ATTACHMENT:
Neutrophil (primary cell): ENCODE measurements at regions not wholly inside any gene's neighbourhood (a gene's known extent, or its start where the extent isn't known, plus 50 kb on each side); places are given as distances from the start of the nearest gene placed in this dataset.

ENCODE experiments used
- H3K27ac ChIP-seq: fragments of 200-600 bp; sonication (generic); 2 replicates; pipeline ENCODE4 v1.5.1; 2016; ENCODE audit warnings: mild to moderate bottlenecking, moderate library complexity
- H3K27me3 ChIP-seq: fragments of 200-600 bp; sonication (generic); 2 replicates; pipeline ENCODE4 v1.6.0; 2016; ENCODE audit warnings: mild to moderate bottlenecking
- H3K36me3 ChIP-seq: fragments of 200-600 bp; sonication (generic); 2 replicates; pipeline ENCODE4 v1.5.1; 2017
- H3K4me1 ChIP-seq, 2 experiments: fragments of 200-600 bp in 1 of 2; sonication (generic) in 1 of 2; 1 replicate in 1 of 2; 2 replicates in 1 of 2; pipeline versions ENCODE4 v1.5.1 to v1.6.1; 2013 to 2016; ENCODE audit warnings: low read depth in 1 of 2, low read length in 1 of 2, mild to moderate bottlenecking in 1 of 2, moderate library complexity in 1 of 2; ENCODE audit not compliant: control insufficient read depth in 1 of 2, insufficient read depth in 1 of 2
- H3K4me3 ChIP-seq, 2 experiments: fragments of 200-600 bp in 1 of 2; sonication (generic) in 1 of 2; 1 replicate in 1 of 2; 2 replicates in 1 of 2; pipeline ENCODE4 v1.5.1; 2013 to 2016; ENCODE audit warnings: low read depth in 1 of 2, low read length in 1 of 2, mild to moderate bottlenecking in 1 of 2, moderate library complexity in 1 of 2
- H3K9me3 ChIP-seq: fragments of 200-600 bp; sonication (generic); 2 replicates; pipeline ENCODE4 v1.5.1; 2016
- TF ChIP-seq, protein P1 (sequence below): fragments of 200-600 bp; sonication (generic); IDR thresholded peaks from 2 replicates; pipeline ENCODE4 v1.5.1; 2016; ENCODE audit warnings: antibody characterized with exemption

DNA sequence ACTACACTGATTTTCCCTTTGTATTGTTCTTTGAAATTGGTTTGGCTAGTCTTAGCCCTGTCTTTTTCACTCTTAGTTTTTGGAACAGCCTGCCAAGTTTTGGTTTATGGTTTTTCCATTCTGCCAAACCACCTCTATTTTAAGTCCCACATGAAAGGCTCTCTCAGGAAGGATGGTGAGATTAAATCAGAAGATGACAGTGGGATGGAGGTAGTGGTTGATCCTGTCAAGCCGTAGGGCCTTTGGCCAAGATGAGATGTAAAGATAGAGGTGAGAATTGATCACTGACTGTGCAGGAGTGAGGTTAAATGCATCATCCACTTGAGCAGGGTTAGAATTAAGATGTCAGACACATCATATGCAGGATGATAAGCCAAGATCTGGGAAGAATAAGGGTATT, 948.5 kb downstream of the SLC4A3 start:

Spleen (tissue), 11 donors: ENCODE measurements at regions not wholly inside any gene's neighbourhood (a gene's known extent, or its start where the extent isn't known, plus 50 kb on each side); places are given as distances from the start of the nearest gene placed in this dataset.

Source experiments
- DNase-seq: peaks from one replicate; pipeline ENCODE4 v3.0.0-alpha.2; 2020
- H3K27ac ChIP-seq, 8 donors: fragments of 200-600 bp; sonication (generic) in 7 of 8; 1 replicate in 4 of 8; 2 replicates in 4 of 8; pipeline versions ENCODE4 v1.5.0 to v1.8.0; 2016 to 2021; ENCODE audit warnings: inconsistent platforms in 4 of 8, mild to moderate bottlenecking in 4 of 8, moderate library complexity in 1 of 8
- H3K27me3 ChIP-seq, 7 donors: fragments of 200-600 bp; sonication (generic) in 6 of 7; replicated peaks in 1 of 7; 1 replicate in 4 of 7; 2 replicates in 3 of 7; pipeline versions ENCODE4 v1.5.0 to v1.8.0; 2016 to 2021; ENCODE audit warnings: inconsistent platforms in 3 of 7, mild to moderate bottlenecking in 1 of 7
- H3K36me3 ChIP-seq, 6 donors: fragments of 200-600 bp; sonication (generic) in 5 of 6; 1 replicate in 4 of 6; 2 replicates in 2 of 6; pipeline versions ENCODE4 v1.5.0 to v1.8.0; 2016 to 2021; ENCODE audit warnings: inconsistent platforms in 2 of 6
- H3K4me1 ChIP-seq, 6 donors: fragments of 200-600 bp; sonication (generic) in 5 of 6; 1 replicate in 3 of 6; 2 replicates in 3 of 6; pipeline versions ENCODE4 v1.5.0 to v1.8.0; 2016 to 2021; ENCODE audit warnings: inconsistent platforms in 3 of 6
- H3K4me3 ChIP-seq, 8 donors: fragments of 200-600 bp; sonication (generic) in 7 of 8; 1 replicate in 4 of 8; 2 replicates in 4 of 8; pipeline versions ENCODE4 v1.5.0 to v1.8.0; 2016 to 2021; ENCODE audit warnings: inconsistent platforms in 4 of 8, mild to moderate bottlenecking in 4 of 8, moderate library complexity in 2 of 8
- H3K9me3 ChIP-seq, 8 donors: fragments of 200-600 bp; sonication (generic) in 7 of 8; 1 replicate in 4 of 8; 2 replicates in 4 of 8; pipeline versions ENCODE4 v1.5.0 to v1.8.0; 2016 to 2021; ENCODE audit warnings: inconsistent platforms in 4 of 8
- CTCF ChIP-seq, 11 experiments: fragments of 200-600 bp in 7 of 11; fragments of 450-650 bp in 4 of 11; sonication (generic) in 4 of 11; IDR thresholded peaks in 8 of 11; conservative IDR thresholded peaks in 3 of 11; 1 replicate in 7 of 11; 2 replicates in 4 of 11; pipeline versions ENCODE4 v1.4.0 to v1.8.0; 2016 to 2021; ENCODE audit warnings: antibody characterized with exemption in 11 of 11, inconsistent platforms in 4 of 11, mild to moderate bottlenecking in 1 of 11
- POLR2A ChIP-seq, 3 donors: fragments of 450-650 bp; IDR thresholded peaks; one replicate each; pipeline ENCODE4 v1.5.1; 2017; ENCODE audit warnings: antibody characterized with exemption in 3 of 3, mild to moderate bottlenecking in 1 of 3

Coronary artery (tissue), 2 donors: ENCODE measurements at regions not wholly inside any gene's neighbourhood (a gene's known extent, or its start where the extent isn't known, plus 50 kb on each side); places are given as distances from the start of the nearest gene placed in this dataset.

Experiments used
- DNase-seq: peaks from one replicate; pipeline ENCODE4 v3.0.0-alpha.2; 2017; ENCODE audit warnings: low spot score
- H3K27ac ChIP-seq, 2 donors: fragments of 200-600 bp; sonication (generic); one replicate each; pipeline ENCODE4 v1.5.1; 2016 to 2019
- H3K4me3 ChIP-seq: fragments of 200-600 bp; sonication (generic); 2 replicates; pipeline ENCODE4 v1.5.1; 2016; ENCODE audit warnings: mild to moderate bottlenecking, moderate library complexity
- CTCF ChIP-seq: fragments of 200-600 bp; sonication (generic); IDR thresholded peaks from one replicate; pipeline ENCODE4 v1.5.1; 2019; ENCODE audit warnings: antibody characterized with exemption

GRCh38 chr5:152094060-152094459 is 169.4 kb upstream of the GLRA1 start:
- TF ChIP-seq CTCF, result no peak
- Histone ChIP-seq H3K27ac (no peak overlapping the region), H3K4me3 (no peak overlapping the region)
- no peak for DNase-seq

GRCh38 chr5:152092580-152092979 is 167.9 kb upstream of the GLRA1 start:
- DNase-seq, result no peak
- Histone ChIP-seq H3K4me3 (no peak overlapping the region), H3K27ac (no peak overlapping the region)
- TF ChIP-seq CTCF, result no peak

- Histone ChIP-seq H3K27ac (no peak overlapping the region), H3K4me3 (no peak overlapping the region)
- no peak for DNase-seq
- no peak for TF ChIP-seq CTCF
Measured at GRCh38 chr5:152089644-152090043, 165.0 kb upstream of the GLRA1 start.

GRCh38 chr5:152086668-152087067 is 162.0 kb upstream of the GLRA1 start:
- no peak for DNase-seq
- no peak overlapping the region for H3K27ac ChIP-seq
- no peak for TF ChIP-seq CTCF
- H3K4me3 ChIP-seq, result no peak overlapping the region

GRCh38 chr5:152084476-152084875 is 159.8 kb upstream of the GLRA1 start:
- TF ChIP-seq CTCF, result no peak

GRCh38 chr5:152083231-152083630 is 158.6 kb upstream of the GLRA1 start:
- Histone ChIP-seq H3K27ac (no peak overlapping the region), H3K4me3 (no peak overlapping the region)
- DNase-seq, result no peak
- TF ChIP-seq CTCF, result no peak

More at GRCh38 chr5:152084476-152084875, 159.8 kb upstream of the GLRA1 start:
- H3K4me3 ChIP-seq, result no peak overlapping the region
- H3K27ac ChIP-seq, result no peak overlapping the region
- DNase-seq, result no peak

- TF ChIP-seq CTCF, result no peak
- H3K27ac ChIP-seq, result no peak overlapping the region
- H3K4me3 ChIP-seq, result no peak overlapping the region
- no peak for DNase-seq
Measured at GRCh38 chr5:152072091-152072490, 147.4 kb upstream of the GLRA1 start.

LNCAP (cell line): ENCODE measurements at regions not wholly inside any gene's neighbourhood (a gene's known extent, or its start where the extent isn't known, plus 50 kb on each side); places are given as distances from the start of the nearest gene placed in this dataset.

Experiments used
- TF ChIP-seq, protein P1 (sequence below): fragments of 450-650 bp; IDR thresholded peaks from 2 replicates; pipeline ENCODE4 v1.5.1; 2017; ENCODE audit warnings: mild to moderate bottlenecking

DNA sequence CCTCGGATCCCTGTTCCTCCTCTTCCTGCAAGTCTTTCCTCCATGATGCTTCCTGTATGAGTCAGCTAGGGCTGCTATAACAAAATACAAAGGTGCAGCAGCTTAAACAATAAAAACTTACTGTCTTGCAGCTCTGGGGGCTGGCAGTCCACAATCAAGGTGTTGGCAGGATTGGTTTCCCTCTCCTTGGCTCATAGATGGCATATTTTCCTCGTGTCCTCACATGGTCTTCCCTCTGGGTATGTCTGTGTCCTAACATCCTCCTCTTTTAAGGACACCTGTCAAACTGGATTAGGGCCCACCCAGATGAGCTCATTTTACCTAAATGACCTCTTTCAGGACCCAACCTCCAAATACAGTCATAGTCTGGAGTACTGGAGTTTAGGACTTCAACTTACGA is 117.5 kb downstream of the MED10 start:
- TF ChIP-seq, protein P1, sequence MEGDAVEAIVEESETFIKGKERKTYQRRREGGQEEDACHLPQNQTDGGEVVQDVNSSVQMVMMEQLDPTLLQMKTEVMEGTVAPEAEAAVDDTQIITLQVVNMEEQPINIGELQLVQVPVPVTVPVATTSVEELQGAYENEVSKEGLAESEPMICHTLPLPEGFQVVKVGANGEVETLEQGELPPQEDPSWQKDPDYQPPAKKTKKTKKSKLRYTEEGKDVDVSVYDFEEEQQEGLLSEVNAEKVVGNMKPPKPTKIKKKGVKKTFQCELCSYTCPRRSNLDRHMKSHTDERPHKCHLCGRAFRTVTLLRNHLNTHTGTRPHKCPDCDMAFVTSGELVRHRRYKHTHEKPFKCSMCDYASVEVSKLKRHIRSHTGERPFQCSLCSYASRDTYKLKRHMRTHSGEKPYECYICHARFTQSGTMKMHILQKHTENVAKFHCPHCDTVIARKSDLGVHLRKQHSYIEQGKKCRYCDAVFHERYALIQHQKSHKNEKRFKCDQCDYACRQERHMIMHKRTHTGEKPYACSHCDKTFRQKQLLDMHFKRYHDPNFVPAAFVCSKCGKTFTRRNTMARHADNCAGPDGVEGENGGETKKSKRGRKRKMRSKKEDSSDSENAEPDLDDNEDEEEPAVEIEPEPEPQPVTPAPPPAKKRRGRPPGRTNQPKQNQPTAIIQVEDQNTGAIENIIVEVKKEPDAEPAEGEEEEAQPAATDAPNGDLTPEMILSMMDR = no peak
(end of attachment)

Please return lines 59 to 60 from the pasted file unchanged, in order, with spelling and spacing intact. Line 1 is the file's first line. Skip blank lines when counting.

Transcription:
Measured at GRCh38 chr5:152072091-152072490, 147.4 kb upstream of the GLRA1 start.

LNCAP (cell line): ENCODE measurements at regions not wholly inside any gene's neighbourhood (a gene's known extent, or its start where the extent isn't known, plus 50 kb on each side); places are given as distances from the start of the nearest gene placed in this dataset.